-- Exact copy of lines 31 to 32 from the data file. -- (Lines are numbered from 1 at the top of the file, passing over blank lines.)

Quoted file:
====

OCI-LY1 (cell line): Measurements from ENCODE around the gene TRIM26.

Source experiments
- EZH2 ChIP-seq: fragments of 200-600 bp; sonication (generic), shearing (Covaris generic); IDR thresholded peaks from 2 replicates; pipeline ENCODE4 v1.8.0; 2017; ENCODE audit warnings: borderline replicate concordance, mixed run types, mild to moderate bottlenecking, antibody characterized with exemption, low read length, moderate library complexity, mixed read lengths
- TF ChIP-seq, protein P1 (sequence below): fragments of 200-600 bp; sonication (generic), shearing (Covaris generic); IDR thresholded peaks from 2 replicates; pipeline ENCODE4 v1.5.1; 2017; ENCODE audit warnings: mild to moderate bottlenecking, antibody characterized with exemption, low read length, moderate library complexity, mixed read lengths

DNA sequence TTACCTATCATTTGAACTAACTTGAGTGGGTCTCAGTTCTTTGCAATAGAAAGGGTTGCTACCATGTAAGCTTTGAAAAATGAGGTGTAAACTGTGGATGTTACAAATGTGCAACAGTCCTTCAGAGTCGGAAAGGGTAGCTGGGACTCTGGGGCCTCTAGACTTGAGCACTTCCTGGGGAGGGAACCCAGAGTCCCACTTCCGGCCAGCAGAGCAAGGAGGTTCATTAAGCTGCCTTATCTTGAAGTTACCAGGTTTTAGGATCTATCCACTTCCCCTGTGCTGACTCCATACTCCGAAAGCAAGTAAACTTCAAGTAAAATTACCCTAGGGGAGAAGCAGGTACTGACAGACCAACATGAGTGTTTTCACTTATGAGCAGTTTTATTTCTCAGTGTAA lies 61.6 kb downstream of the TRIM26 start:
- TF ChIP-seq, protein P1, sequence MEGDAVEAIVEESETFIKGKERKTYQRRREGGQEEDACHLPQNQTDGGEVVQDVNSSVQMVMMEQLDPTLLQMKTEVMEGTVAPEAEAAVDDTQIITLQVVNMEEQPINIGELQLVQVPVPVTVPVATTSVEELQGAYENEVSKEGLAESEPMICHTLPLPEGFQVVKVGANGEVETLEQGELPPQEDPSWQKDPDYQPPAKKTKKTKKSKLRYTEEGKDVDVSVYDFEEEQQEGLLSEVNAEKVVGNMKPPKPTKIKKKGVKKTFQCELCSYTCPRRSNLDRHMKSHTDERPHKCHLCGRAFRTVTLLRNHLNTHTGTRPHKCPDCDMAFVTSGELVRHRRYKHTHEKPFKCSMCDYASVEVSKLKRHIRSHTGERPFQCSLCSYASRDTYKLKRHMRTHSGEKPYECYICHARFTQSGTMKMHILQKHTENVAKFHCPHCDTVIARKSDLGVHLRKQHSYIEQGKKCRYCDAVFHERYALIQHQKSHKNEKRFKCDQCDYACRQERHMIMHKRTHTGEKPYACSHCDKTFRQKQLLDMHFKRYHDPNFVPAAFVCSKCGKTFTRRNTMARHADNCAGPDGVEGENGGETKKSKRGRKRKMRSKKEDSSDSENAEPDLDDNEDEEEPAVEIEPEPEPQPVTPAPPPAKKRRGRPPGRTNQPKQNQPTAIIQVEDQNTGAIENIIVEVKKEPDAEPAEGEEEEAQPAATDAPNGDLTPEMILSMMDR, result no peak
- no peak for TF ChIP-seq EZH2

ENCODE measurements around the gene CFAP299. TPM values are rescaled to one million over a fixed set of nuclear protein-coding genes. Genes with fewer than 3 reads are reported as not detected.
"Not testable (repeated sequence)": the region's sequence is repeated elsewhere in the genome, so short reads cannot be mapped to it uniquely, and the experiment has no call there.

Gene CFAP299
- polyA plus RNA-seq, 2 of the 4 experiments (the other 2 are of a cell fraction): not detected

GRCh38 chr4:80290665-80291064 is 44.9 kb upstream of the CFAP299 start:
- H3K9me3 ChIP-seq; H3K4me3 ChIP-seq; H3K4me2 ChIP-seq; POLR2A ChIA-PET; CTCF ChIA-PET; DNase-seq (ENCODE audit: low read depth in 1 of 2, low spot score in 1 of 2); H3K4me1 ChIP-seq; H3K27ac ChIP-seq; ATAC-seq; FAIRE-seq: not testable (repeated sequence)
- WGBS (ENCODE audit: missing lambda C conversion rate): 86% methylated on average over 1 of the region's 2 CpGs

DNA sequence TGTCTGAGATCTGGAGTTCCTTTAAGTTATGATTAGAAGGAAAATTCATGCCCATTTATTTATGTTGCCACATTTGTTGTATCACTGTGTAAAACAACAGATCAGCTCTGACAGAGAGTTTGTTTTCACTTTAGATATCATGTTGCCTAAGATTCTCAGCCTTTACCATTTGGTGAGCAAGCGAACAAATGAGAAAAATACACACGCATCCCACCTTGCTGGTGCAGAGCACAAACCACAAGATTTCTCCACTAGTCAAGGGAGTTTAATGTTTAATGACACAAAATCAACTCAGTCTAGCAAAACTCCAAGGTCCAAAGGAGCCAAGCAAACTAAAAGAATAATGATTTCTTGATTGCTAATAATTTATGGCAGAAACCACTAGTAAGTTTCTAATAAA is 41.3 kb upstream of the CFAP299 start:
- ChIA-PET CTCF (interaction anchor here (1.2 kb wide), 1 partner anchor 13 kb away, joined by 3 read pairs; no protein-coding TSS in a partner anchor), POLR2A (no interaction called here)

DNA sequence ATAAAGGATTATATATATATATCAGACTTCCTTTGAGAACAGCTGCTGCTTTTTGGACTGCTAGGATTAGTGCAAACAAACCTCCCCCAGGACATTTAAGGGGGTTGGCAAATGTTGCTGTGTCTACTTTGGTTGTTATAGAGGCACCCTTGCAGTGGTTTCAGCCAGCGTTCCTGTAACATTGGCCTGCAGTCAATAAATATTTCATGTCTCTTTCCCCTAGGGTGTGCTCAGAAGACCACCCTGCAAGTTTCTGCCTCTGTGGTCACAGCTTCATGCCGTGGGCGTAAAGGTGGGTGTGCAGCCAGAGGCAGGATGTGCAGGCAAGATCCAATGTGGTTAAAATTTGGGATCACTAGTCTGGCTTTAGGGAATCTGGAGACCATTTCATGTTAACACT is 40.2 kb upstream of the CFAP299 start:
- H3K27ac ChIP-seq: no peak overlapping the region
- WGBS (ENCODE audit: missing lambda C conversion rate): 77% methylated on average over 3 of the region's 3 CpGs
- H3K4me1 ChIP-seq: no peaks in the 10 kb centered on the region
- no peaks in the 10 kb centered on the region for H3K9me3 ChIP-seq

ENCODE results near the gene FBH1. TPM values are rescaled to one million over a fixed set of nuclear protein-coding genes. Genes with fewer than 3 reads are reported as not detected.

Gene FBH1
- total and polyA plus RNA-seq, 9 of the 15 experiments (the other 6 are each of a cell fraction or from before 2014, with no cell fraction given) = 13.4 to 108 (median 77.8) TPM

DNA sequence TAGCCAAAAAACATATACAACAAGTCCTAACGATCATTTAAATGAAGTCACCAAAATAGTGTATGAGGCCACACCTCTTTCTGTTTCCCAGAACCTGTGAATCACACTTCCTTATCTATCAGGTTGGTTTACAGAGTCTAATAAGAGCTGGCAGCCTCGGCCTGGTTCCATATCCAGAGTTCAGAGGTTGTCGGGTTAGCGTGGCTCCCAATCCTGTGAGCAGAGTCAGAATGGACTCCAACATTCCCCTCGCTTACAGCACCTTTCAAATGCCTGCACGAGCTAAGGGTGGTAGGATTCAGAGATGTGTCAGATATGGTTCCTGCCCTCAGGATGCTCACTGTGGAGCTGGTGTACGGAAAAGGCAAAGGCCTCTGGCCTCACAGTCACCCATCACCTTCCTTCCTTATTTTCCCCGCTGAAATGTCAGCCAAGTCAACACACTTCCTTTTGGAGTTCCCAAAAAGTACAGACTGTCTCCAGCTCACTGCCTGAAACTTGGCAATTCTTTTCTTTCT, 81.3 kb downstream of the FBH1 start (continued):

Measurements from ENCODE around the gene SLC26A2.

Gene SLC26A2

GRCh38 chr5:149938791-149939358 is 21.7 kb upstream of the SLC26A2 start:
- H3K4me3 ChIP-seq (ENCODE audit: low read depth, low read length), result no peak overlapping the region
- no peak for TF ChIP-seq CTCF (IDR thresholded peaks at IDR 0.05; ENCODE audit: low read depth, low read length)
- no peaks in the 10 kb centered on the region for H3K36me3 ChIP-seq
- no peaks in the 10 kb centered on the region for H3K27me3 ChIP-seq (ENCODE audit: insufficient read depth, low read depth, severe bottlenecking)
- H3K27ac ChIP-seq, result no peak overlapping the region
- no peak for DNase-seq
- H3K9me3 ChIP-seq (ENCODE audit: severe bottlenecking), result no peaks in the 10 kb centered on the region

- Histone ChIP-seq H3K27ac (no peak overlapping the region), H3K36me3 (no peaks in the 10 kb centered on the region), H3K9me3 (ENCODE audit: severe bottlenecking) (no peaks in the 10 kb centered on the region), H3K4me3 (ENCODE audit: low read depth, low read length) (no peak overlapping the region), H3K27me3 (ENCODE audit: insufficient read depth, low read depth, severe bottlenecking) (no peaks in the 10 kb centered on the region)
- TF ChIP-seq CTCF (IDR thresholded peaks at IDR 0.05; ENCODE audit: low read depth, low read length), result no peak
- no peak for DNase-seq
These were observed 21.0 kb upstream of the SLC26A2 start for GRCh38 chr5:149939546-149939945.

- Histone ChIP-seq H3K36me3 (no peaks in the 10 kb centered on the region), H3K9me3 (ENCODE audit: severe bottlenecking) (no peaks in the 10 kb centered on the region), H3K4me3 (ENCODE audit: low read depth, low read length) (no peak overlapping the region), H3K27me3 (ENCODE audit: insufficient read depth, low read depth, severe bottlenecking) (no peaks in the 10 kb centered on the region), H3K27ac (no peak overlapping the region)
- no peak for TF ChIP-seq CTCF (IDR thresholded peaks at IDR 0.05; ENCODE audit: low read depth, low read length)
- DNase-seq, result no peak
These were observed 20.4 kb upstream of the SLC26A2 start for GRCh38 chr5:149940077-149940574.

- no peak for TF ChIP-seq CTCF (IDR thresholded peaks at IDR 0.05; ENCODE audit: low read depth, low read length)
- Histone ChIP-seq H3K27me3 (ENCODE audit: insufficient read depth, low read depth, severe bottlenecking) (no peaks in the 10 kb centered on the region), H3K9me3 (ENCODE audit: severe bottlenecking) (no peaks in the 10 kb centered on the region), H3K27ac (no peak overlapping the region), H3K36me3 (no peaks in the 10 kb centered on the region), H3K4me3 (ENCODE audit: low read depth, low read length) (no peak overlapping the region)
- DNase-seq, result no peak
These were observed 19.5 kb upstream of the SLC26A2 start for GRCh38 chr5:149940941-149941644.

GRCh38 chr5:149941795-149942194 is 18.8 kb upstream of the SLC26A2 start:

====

- no peaks in the 10 kb centered on the region for H3K36me3 ChIP-seq
- no peaks in the 10 kb centered on the region for H3K27me3 ChIP-seq (ENCODE audit: insufficient read depth, low read depth, severe bottlenecking)